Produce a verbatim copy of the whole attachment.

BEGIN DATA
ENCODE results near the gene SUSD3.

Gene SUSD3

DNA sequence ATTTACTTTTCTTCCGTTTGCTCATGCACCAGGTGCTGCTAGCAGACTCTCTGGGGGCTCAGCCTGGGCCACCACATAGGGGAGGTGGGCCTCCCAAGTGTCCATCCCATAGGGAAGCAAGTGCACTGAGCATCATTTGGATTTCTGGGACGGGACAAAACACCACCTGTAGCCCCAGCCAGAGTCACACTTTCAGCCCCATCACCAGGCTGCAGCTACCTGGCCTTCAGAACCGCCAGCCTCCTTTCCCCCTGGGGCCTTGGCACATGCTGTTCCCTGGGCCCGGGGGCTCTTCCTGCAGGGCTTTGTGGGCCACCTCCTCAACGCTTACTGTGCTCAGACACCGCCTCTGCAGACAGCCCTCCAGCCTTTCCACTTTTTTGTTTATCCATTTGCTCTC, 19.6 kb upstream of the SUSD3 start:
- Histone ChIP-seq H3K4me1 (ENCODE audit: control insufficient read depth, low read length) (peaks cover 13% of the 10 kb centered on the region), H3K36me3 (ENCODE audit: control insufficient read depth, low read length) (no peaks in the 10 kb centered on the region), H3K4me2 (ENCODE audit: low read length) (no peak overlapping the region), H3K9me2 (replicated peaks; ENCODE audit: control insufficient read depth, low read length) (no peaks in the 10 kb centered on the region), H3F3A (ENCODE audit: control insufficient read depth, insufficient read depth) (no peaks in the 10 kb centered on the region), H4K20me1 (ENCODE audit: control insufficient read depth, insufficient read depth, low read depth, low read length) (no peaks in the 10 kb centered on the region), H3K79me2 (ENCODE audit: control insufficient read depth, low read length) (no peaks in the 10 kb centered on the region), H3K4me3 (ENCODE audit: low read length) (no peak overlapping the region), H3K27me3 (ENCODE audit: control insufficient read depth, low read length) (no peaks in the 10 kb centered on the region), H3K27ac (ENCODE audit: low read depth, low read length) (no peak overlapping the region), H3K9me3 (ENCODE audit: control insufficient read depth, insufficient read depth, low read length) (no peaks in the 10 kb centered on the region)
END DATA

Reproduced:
ENCODE results near the gene SUSD3.

Gene SUSD3

DNA sequence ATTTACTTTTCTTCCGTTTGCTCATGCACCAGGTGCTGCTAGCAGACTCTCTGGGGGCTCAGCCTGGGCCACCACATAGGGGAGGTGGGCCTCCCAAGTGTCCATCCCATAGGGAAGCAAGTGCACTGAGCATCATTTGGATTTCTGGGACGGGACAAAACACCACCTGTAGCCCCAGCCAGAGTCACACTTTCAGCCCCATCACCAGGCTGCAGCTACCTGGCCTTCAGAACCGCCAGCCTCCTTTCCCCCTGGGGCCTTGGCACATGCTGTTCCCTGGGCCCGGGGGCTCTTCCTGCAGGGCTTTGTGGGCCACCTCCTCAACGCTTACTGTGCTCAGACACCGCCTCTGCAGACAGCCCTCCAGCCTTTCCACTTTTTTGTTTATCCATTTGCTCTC, 19.6 kb upstream of the SUSD3 start:
- Histone ChIP-seq H3K4me1 (ENCODE audit: control insufficient read depth, low read length) (peaks cover 13% of the 10 kb centered on the region), H3K36me3 (ENCODE audit: control insufficient read depth, low read length) (no peaks in the 10 kb centered on the region), H3K4me2 (ENCODE audit: low read length) (no peak overlapping the region), H3K9me2 (replicated peaks; ENCODE audit: control insufficient read depth, low read length) (no peaks in the 10 kb centered on the region), H3F3A (ENCODE audit: control insufficient read depth, insufficient read depth) (no peaks in the 10 kb centered on the region), H4K20me1 (ENCODE audit: control insufficient read depth, insufficient read depth, low read depth, low read length) (no peaks in the 10 kb centered on the region), H3K79me2 (ENCODE audit: control insufficient read depth, low read length) (no peaks in the 10 kb centered on the region), H3K4me3 (ENCODE audit: low read length) (no peak overlapping the region), H3K27me3 (ENCODE audit: control insufficient read depth, low read length) (no peaks in the 10 kb centered on the region), H3K27ac (ENCODE audit: low read depth, low read length) (no peak overlapping the region), H3K9me3 (ENCODE audit: control insufficient read depth, insufficient read depth, low read length) (no peaks in the 10 kb centered on the region)